Thursday, December 20, 2007

The molecular QSAR descriptors in the CDK

Pending the release of Bioclipse 1.2.0, Ola asked me to do some additional feature implementation for the QSAR feature, such as having the filenames as labels in the descriptor matrix. See also these earlier items: (How more open notebook science can you get?)

But I ran into some trouble when both JOElib and CDK descriptors were selected, or Ola really. Now, nothing much I plan to do on the JOElib code, but at least I code investigate the CDK code.

The QSAR descriptor framework has been published in the Recent developments of the chemistry development kit (CDK) - an open-source java library for chemo- and bioinformatics. paper (DOI:10.2174/138161206777585274). However, while most molecular descriptors had JUnit tests for at least the calculate() method, a full and proper module testing was not set up. This involves a rough coverage testing and test methods for all methods in the classes.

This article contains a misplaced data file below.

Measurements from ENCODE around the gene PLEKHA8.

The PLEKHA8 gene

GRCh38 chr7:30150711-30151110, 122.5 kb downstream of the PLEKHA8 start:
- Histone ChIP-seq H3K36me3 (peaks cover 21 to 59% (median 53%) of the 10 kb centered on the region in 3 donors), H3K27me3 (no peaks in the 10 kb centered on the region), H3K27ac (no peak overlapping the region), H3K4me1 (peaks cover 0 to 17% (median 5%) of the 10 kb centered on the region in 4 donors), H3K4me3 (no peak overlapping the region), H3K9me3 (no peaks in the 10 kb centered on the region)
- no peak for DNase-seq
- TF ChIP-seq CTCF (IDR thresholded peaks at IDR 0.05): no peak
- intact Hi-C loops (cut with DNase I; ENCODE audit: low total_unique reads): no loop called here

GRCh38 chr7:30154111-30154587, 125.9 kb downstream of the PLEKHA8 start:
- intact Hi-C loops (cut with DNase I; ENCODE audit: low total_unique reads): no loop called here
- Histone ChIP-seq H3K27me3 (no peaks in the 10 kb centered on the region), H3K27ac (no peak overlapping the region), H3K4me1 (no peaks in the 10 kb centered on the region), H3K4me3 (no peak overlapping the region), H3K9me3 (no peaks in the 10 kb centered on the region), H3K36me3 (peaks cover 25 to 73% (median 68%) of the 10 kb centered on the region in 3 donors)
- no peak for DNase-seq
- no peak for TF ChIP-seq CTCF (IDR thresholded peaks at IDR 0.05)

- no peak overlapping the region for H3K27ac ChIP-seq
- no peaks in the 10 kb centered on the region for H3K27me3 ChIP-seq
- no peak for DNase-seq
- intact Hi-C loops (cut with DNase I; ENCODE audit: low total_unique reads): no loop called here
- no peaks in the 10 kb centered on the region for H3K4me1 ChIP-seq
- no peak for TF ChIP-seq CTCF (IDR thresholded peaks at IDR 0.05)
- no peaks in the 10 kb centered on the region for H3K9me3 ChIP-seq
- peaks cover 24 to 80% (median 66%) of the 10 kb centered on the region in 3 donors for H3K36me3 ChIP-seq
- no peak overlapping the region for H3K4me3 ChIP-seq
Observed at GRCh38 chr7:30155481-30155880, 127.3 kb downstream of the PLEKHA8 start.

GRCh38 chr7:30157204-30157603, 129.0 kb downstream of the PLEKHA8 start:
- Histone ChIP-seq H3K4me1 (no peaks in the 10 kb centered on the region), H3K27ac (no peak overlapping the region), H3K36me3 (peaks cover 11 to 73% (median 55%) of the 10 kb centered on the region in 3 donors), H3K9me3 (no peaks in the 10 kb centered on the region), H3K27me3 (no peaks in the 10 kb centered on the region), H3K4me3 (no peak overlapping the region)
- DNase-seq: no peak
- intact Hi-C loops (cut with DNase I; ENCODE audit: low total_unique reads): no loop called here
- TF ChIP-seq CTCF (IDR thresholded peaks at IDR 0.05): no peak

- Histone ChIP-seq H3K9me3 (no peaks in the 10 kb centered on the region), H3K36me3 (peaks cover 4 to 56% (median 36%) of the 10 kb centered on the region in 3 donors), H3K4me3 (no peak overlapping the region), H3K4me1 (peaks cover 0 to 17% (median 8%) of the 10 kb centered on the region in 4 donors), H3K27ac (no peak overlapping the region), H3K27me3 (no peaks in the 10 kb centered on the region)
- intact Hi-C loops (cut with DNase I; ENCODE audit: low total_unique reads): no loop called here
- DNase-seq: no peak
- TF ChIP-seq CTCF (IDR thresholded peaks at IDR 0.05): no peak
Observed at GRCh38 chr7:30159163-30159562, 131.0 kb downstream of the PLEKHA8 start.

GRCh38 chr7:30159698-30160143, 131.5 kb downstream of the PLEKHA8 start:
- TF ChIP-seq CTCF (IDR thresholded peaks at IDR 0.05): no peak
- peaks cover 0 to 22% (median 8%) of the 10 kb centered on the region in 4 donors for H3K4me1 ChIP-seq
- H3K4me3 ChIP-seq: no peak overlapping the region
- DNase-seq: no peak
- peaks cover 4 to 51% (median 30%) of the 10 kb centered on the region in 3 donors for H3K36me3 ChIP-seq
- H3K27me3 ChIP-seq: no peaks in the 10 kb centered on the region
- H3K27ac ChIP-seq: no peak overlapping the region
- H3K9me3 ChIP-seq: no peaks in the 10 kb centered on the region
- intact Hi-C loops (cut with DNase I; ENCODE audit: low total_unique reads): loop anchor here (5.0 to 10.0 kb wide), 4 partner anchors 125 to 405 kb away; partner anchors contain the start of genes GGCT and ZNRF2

So, I set up a new CDK module called qsarmolecular, and added the coverage test class QsarmolecularCoverageTest. This class is really short and basically only requires a module to be set up, as reflected by the line:
private final static String CLASS_LIST = "qsarmolecular.javafiles";
The actual functionality is inherited from the CoverageTest. The coverage testing requires, unlike tools like Emma for which reports are generated by Nightly, a certain naming scheme (explained in Development Tools. 1. Unit testing in CDK News 2.2).

Now, testing for a lot of the methods in the IMolecularDescriptor and IDescriptor interfaces are actually identical for all descriptors. Therefore, I wrote a MolecularDescriptorTest and made all JUnit test classes for the molecular descriptors extend this new class. This means that by writing only 10 new tests, with 29 assert statements, for the 45 molecular descriptor classes, 450 new unit tests are run without special effort, making to total sum of unit tests run each night by Nightly for trunk/ pass the 4500 unit tests.

Now, this turned out to be necessary. I count 52 new failing tests, which should hit Nightly in the next 24 hours.